As the digital world continues to evolve, so does cyber crime. According to a recent United Nations report, North Korea has been linked to stealing massive amounts of crypto assets in 2022, making it one of the most active nations conducting state-sponsored cyber security breaches. The UN report reveals that North Korea has quickly become a major player in the cryptocurrency market and raises concerns about the consequences this could have on global financial security.
North Korea Stole Record Amount of Crypto Assets in 2022, UN Report Unveils
A new United Nations report has revealed that North Korea successfully stole a record amount of cryptocurrency in 2022. The UN Security Council found that the DPRK (Democratic People’s Republic of Korea) managed to steal between $316 and $2 billion worth of cryptocurrencies from exchanges, wallets, miners, trading platforms and other digital asset investors. This is the highest figure recorded since the country began its cyber-hacking campaign at the beginning of 2018.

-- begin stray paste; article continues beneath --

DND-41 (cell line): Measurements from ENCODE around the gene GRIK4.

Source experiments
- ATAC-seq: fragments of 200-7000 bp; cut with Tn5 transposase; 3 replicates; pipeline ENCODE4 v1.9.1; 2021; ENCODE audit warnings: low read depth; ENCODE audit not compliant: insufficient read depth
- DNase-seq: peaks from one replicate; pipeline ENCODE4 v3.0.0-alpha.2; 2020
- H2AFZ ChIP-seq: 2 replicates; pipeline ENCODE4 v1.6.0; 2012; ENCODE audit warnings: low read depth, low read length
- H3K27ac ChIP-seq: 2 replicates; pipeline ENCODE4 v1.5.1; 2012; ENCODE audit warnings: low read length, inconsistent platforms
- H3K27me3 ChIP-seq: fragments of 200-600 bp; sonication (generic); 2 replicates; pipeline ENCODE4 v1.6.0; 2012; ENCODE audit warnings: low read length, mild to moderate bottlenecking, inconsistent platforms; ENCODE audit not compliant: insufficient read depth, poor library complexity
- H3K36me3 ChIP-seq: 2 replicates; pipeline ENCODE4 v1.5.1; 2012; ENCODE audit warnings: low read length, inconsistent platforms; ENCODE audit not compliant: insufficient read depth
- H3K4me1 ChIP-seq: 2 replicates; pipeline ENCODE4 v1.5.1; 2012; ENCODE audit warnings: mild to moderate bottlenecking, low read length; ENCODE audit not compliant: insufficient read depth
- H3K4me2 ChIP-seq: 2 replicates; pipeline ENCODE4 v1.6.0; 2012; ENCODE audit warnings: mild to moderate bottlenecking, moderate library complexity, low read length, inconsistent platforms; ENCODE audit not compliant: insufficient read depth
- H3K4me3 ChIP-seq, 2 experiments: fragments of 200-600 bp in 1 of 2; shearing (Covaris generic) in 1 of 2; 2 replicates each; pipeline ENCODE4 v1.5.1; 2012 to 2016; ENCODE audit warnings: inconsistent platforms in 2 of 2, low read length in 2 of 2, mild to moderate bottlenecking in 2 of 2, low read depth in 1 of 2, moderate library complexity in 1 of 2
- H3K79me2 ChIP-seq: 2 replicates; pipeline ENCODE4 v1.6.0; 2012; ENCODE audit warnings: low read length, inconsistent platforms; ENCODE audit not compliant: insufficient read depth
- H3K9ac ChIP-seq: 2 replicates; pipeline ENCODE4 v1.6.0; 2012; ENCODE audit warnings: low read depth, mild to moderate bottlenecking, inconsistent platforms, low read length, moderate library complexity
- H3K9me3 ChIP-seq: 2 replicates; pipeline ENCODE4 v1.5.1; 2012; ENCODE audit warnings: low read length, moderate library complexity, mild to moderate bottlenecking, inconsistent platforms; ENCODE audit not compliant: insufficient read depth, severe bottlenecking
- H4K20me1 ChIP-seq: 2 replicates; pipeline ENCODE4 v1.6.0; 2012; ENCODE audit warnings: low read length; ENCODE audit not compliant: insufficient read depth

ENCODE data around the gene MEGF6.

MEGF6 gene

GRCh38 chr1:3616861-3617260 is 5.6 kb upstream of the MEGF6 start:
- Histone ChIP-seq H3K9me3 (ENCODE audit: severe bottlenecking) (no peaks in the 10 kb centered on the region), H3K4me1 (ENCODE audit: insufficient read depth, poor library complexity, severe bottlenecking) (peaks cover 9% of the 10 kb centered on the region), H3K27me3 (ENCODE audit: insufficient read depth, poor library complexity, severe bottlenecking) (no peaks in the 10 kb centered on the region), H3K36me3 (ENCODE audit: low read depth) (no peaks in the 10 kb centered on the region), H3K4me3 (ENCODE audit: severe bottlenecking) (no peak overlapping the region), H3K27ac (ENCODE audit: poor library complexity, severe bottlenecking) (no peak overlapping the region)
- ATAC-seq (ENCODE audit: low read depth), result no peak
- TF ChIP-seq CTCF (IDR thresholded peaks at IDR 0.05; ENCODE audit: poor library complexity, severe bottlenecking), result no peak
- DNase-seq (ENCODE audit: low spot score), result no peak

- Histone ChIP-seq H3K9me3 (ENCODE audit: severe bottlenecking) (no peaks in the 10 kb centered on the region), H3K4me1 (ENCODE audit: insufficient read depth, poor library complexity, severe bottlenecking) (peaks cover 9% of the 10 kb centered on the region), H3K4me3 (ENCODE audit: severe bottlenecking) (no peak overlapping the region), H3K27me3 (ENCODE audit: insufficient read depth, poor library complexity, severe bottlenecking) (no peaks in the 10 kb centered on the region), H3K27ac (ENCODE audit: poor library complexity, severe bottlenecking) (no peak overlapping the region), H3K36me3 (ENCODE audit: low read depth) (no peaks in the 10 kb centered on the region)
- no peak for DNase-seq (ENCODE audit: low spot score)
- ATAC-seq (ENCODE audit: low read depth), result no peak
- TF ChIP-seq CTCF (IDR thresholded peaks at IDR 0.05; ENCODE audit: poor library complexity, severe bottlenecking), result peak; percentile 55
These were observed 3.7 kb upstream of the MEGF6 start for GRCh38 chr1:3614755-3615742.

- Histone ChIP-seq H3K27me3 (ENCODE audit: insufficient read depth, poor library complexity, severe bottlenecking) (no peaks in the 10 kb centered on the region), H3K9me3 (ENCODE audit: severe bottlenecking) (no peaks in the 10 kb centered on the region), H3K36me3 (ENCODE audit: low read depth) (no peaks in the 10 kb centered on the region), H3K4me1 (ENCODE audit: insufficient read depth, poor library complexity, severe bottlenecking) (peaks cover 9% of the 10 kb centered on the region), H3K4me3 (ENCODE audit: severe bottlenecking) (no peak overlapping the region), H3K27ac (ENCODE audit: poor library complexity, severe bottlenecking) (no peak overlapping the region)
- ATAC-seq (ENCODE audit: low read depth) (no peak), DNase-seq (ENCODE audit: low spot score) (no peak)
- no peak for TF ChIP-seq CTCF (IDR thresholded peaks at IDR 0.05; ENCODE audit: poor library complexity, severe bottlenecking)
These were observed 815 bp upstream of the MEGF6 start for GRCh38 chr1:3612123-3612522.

The report also highlighted several techniques used by North Korean hackers to obtain digital assets with minimal risk. These include targeting weak passwords and exploiting vulnerabilities in popular hardware or software wallets, creating sophisticated phishing campaigns to obtain private keys or secretly mining cryptocurrencies on unsuspecting victims’ devices using malware. Other tactics employed were launching denial-of-service attacks against exchange websites and redirecting incoming payments from legitimate users to accounts controlled by North Korean agents.
Furthermore, according to numerous sources familiar with the case, Pyongyang was able to launder their stolen funds through foreign entities operating in countries such as China, Russia and Turkey. Additionally, some experts have suspected that certain individuals within these countries may be complicit in helping North Korea circumvent international sanctions imposed on them for its nuclear weapons program.
Given that cryptocurrencies are immune from regulation, it is particularly difficult for governments or international bodies like the UN Security Council to accurately track who owns what coins and where they come from. As such tools become more advanced however, it is increasingly likely that measures can be put into place which will make it harder for North Korea or any other rogue nation state to profit off illegal activities involving digital assets like Bitcoin or Ethereum going forward.
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